A few days ago, I was talking with some of my students at Asbury University about worship planning. One of the students mentioned that when putting together a worship service with their worship team, someone inevitably raises the point that they need to be mindful of “the other 5%.” The 5% she speaks of are those who do not come into the church with the same knowledge and background of the other 95%. In other words, those 5% are the visitors. (These percentages aren’t exact statistics, just examples she used to make a point.) This student then asked me how I approach this concern.
To begin with, I want to note that the “other 5%” are important. Nothing pleases church leadership more than to see unfamiliar faces becoming familiar faces. The church certainly has an obligation of hospitality to those who darken our doorways.
However, I want to offer some further thoughts I have been wrestling with for consideration:
1.) Most visitors likely have a basic understanding of Christianity/the church
Christianity in America is on a rapid decline. Those number of those who claim to be Christian is steadily decreasing, and even more so is church attendance. Hundreds if not thousands of churches are being shut down yearly due to lack of funding, lack of attendance, or consolidation with other congregations.
As for churches that are seeing an increase of visitors, these visitors usually fall within two types of groups: 1) those attending because of a personal invitation by a friend; 2) those attending because they are shopping around (for whatever reason) for a new church. Statistics have shown that less than one percent of visitors attend church because they woke up that morning simply feeling compelled to go to church, or they woke up sensing a deep conviction of their sin, seeking a place to repent. (I apologize for not including citations. A good friend passed these stats to me and I failed to write down the source.)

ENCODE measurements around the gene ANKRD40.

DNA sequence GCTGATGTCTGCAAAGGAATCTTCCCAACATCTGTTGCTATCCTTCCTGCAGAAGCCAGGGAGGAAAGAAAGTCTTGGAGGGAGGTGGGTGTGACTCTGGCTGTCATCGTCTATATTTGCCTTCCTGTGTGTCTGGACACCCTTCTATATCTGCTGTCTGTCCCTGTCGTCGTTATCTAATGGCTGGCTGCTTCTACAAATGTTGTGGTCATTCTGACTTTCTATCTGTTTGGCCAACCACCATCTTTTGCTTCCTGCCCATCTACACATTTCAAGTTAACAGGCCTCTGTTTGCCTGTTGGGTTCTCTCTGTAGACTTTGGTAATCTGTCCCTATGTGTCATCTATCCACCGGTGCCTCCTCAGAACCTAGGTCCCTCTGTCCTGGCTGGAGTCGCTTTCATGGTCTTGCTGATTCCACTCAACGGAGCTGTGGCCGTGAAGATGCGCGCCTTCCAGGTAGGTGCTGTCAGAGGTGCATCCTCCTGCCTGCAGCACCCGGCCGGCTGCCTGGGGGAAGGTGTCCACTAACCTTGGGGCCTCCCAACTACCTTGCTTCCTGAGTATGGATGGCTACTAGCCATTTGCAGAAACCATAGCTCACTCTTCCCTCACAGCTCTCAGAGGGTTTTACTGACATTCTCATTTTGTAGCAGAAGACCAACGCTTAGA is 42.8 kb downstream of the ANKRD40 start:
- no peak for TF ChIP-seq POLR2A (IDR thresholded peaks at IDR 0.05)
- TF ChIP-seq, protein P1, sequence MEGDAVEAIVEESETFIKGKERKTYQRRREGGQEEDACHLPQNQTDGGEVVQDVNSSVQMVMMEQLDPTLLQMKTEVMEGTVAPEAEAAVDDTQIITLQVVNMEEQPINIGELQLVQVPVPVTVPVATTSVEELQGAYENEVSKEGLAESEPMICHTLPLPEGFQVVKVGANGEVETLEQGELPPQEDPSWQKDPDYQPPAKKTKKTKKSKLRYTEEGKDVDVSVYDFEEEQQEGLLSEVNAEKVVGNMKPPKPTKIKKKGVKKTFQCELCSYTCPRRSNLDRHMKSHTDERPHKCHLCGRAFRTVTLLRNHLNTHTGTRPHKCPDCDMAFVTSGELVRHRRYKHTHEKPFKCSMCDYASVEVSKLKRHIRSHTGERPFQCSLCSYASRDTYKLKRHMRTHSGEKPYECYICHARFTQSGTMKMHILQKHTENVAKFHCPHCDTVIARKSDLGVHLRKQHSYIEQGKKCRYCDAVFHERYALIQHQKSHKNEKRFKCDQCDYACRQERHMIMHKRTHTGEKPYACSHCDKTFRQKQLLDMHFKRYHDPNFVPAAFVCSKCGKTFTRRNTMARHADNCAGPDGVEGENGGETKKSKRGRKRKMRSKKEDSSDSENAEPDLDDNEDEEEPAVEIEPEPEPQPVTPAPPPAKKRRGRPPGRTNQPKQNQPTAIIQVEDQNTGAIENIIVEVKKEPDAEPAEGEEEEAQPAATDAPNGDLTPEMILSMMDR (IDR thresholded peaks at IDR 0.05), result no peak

If this be the case, most likely visitors in our churches enter with some basic knowledge of Christianity. Perhaps those attending because of a personal invitation do not, but they at least have come because of someone who does.
2.) When did 5% of people start deciding 100% of worship?
There has been a trend in worship over the past 30 years to be more seeker-friendly and appealing (though we use the word relevant) to those either outside of the faith or burnt out with the church.
Over and over again, I have seen or heard about churches make decisions on the content of worship based on the 5% that might be entering their doors. They don’t want to confuse or offend visitors. One commen statement used in this approach is, “Well, what if visitors don't understand or have questions?”
My response – Good! Let them have questions! If someone steps into our church and attends worship for the very first time and they don’t have questions, we are probably doing something wrong.
Worship by nature should proclaim something very opposite from what the world proclaims. It holds all other powers and principalities as subjective to Christ. Furthermore, as I said in an earlier post, worship is relevant to every life. It doesn’t need to be made so.
Let us look again at some of the sources I quoted in that same post: